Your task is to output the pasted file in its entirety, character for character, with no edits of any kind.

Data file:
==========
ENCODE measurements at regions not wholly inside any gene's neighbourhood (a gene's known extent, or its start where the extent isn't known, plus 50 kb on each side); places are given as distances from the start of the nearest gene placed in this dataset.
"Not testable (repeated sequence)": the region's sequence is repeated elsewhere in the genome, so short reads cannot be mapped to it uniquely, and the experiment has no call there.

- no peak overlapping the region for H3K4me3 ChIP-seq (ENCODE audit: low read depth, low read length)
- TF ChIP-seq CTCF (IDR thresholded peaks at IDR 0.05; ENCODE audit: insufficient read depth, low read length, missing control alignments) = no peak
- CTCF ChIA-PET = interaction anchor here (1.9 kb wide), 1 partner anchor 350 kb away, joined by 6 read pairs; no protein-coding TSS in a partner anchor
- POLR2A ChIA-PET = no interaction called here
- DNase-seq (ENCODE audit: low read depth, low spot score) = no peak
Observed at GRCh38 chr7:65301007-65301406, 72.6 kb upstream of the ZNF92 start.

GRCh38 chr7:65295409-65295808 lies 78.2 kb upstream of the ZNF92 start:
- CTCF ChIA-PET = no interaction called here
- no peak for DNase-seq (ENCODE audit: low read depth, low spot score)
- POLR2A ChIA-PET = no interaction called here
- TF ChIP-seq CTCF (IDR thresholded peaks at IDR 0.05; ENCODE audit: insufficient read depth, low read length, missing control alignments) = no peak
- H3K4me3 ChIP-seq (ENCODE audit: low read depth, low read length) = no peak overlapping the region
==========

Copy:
ENCODE measurements at regions not wholly inside any gene's neighbourhood (a gene's known extent, or its start where the extent isn't known, plus 50 kb on each side); places are given as distances from the start of the nearest gene placed in this dataset.
"Not testable (repeated sequence)": the region's sequence is repeated elsewhere in the genome, so short reads cannot be mapped to it uniquely, and the experiment has no call there.

- no peak overlapping the region for H3K4me3 ChIP-seq (ENCODE audit: low read depth, low read length)
- TF ChIP-seq CTCF (IDR thresholded peaks at IDR 0.05; ENCODE audit: insufficient read depth, low read length, missing control alignments) = no peak
- CTCF ChIA-PET = interaction anchor here (1.9 kb wide), 1 partner anchor 350 kb away, joined by 6 read pairs; no protein-coding TSS in a partner anchor
- POLR2A ChIA-PET = no interaction called here
- DNase-seq (ENCODE audit: low read depth, low spot score) = no peak
Observed at GRCh38 chr7:65301007-65301406, 72.6 kb upstream of the ZNF92 start.

GRCh38 chr7:65295409-65295808 lies 78.2 kb upstream of the ZNF92 start:
- CTCF ChIA-PET = no interaction called here
- no peak for DNase-seq (ENCODE audit: low read depth, low spot score)
- POLR2A ChIA-PET = no interaction called here
- TF ChIP-seq CTCF (IDR thresholded peaks at IDR 0.05; ENCODE audit: insufficient read depth, low read length, missing control alignments) = no peak
- H3K4me3 ChIP-seq (ENCODE audit: low read depth, low read length) = no peak overlapping the region